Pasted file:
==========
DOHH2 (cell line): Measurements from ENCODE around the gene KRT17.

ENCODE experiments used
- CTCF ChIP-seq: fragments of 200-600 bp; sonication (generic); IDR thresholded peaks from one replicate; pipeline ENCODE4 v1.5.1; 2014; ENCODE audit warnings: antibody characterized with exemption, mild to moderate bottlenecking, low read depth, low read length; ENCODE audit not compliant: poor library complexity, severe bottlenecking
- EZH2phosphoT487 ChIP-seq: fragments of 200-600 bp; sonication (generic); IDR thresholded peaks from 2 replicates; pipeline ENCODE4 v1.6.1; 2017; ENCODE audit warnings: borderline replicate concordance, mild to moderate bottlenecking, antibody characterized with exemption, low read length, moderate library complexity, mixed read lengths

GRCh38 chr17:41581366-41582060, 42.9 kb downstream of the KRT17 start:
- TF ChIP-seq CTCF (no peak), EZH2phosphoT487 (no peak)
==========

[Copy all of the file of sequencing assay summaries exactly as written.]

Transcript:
DOHH2 (cell line): Measurements from ENCODE around the gene KRT17.

ENCODE experiments used
- CTCF ChIP-seq: fragments of 200-600 bp; sonication (generic); IDR thresholded peaks from one replicate; pipeline ENCODE4 v1.5.1; 2014; ENCODE audit warnings: antibody characterized with exemption, mild to moderate bottlenecking, low read depth, low read length; ENCODE audit not compliant: poor library complexity, severe bottlenecking
- EZH2phosphoT487 ChIP-seq: fragments of 200-600 bp; sonication (generic); IDR thresholded peaks from 2 replicates; pipeline ENCODE4 v1.6.1; 2017; ENCODE audit warnings: borderline replicate concordance, mild to moderate bottlenecking, antibody characterized with exemption, low read length, moderate library complexity, mixed read lengths

GRCh38 chr17:41581366-41582060, 42.9 kb downstream of the KRT17 start:
- TF ChIP-seq CTCF (no peak), EZH2phosphoT487 (no peak)